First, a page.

Summer 2011 All Over Again?
U.S. employers created 69,000 jobs in May, the fewest in a year, and the unemployment rate ticked up. The dismal jobs figures could fan fears that the economy is sputtering.
The Labor Department also says the economy created far fewer jobs in the previous two months than first thought. It revised those figures down to show 49,000 fewer jobs created. The unemployment rate rose to 8.2 percent from 8.1 percent in April, the first increase in 11 months.
Dow Jones industrial average futures, which were already down 100 points before the report, fell an additional 100 points within minutes of its release.
The yield on the benchmark on the 10-year Treasury note plunged to 1.46 percent, the lowest on record, suggesting investors are flocking to the safety of U.S. government bonds
The economy is averaging just 73,000 jobs per month over the past two months — roughly a third of jobs created per month in the first quarter.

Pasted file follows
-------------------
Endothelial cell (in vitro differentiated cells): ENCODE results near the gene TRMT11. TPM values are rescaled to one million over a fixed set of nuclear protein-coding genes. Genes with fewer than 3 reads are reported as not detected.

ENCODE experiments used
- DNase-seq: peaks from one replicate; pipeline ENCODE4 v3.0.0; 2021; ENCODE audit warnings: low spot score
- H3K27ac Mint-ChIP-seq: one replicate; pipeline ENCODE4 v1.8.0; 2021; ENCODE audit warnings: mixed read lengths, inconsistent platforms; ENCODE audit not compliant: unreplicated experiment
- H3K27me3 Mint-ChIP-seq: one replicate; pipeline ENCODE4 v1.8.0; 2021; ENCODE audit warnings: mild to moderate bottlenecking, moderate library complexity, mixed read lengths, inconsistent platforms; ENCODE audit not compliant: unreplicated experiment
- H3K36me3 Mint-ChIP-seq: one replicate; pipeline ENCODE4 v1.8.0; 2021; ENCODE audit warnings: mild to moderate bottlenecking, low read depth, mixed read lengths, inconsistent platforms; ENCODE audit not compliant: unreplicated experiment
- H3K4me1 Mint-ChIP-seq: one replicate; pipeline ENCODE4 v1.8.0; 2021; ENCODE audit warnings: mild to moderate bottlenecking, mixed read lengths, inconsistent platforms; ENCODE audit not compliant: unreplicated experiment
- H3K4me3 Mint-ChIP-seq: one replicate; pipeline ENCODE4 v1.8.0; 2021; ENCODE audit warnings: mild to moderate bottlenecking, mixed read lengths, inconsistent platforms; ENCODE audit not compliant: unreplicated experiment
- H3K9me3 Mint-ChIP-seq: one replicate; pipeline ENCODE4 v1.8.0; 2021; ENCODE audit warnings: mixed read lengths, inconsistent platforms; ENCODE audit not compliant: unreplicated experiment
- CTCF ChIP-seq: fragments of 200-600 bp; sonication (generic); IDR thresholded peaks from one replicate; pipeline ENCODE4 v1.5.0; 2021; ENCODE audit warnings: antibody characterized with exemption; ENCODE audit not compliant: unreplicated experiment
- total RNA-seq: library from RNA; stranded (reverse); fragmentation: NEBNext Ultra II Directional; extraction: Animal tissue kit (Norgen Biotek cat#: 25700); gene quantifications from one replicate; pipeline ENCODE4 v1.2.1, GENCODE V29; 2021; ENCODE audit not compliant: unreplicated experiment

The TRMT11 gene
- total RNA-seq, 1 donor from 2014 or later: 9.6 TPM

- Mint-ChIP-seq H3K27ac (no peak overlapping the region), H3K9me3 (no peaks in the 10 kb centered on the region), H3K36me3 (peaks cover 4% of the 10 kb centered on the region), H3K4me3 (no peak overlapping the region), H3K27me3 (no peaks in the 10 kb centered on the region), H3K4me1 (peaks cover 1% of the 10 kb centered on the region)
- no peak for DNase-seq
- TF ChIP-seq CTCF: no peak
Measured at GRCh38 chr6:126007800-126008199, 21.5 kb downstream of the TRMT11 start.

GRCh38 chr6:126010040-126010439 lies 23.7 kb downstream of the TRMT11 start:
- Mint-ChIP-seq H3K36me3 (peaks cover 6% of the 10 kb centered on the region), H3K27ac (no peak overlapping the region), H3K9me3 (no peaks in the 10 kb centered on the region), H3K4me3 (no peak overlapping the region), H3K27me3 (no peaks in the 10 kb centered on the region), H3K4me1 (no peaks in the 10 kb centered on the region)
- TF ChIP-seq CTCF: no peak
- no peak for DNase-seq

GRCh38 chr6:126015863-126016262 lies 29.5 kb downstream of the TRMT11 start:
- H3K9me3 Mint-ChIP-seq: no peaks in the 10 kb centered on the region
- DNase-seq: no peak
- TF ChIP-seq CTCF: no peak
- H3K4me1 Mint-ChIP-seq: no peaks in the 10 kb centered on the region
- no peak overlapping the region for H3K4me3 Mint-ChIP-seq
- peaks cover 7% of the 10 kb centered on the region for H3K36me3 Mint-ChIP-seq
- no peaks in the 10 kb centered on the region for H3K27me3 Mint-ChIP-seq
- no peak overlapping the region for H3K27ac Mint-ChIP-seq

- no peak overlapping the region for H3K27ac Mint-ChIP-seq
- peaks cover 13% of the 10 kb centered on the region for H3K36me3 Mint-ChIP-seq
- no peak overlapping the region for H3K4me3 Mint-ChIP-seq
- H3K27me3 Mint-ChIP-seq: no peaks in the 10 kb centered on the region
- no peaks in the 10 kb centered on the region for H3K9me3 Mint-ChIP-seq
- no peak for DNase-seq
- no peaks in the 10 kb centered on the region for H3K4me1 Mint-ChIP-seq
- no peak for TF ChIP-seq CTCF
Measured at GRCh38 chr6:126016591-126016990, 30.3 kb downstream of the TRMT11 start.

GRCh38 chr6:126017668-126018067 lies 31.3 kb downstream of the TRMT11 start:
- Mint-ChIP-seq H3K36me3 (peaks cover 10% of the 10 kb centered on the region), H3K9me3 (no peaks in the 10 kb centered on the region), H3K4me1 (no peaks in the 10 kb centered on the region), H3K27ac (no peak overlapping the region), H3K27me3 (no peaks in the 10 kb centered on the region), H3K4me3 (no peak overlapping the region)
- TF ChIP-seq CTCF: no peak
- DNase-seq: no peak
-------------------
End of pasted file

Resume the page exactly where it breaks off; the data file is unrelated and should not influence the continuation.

Weak job growth could damage President Barack Obama's reelection prospects. Mitt Romney, the Republican challenger, has made the economy the central theme of his campaign.
If I were Mitt Romney, I'd stop campaigning at Solyndra and start going to job banks and unemployment offices to visit the growing ranks of unemployed.
The Obama administration can rightly claim they inherited a monumental mess but if job growth doesn't pick up significantly from these paltry levels, President Obama is not going to get a second term, which is exactly what most of the corporate and financial elite want (let's call a spade a spade).